So the sound effects aren't as loud, the lighting is not as severe, we keep the house lights up on the audience about halfway so that we can take a community of individuals that don't often get to participate in community arts events, and ease them into enjoying theater and understanding that the arts are for everybody.
We're willing to make those adjustments because the arts are for everyone. We had a youth last year his mom sent us a letter and basically said the biggest complaint he had about it was that it wasn't long enough. (chuckles) That's awesome.
Julia Meek: It's awesome. It's absolutely awesome. So obviously the response has been wonderful--enough to keep you going and maybe increasing these kinds of performances?
Todd Espeland: Absolutely. We used to do only three productions a year, sensory friendly performances, one for three of our shows. And now we have a sensory friendly performance for all four of our productions including our holiday show, which sells out every year.
Julia Meek: And back to Youtheatre's goal to do more, do better make a big name for themselves and their craft. How do projects like this play, like the radio, like the things we're talking about in this conversation directly facilitate goals like that?
Todd Espeland: I constantly want our youth to understand that there are jobs out there that they can't imagine that exist, that they can work as a creative individual.
So bringing Lindsay Price in this playwright, she's a working playwright, her work gets produced all over the world. And this shows our youth that you can be a writer and a playwright for a living, you can do these jobs.
I want our youth to understand that they can have a really wonderful life for themselves working creatively.
Julia Meek: No better way to do it.
Morgan Montgomery: Yeah, absolutely, than bringing in someone who's actually doing it at that moment.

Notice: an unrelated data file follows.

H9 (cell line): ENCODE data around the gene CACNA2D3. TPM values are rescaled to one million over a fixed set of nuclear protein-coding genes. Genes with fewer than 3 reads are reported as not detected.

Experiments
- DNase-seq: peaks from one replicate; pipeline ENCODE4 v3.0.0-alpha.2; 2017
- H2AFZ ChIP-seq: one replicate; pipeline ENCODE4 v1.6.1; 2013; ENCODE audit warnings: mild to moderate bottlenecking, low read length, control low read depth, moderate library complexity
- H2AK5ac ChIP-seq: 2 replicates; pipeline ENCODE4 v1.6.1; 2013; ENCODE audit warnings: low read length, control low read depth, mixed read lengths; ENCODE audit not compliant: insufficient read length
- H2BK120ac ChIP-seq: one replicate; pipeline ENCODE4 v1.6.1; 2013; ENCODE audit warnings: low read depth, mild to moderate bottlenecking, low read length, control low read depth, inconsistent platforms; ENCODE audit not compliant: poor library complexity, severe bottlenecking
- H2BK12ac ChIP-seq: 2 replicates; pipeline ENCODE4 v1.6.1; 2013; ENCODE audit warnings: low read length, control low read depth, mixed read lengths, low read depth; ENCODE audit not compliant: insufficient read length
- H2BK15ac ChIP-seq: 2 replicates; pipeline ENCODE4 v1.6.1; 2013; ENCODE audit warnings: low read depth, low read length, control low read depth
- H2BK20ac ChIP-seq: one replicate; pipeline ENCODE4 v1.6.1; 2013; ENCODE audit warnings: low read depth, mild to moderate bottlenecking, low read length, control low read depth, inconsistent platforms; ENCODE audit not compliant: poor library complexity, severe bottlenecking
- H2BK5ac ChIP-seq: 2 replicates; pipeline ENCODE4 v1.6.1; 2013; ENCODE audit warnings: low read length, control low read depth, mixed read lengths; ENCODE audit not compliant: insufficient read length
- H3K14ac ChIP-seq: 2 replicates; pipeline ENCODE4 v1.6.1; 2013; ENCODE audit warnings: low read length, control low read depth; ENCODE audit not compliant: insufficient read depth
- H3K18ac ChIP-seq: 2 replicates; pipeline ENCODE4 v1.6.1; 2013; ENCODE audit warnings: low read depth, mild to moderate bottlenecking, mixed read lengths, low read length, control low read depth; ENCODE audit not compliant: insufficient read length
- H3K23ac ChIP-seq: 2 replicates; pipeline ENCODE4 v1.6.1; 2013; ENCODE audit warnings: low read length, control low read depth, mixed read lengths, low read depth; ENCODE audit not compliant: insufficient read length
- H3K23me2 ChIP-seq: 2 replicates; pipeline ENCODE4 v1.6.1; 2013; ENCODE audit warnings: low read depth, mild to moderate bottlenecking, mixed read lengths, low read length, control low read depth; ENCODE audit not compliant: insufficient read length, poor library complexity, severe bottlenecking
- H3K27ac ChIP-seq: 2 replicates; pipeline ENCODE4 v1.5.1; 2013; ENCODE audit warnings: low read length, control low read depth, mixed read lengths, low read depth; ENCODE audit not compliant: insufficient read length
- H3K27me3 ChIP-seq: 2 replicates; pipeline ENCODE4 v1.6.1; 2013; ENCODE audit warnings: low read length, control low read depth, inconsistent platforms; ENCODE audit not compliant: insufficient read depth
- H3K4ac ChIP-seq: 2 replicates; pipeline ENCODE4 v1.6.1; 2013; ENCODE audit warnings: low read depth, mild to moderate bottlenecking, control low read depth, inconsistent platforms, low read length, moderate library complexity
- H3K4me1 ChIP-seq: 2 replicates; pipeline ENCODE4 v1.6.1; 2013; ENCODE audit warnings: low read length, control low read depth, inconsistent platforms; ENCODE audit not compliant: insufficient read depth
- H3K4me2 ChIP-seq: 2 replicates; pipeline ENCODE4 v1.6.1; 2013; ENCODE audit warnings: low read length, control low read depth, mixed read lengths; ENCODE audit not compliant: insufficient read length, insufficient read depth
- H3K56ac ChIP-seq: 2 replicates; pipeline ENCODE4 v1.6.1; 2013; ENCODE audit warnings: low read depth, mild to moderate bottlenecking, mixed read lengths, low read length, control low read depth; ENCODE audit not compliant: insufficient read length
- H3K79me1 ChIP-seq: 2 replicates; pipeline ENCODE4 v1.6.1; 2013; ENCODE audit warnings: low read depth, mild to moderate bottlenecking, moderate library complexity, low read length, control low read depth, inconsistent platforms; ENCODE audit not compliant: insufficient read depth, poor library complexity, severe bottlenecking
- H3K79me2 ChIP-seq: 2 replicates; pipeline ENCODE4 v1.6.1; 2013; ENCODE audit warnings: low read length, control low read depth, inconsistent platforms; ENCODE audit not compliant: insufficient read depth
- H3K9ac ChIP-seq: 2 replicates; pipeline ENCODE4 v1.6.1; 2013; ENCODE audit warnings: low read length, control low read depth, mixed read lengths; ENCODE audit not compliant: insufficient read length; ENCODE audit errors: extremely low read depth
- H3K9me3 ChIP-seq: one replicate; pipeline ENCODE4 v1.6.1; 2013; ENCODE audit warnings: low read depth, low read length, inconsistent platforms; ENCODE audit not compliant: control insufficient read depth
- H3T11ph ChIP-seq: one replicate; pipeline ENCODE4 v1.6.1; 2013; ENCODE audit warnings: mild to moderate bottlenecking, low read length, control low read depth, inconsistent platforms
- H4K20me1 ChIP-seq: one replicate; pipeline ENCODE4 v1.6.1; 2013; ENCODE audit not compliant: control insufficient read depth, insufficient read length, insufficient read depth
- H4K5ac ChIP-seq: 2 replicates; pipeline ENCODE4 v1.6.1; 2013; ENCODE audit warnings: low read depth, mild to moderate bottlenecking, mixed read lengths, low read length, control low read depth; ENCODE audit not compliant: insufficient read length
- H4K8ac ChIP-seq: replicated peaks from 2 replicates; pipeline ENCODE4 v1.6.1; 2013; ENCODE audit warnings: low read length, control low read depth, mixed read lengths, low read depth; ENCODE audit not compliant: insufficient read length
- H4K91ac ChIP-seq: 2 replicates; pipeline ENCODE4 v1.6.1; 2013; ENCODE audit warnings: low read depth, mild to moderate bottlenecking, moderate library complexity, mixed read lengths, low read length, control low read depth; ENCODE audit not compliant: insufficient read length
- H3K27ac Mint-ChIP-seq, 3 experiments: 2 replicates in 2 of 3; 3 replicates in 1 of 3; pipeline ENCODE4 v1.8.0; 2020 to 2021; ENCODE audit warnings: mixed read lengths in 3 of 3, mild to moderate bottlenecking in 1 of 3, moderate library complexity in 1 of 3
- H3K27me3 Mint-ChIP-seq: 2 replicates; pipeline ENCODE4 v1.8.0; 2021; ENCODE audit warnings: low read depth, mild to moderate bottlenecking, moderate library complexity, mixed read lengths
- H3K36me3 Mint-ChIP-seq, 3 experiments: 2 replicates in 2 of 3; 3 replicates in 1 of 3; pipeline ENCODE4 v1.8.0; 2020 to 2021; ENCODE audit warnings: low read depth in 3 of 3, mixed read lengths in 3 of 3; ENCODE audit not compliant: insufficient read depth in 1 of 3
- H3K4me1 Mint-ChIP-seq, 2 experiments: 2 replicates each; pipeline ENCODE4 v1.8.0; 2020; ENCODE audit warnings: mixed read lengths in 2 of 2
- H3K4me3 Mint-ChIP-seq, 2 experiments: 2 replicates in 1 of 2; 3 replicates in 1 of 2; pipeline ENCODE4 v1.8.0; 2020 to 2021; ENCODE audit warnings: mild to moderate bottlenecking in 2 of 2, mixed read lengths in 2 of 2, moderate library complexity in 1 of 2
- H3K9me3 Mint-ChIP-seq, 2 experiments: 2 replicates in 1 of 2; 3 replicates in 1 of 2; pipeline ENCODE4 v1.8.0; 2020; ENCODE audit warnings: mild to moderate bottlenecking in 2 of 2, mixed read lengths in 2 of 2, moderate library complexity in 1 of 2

Julia Meek: And now, this will be a hard act to follow, folks, you're setting yourself up for a challenge. So how are you choosing to end the year?
Todd Espeland: We're going to end the year with that holiday favorite, "Charlie Brown Christmas."
Julia Meek: That's actually a plus. You haven't done that for a while?
Todd Espeland: Ooooh! We haven't done it since 2018.
Julia Meek: And as Christmas miracles all happen, some call him a Grinch and some call him Sana's favorite little elf, but what is that Murphy up to? Is he going to be part of this holiday presentation?
Todd Espeland: Our associate director Christopher Murphy will be the director on Charlie Brown Christmas. Yes,
Julia Meek: That's fantastic--we know we're going to have a happy holidays. And again, this will be at First Pres?
Todd Espeland: First Presbyterian Theater. Yes.
Julia Meek: Wonderful. Meanwhile, and last question, folks, what's the takeaway you are directly looking for from your audience with this wild and crazy production of "The House" whatever frightful way it's enjoyed?
Morgan Montgomery: We're just looking to kick off the Halloween season, the spooky season with something that we really think is going to transport people into a haunted house and scare them in their seats and really just give them an evening of frightful haunts.
Todd Espeland: I couldn't have said it better.
Julia Meek: Todd Espeland is Fort Wayne Youtheatre's Executive Director and Morgan Montgomery, the director of the current play "The House." Thank you for sharing and preparing this spooktacular story folks. Beware!
Todd Espeland & Morgan Montgomery: Oooooooooooooooooohhhh! (all laugh)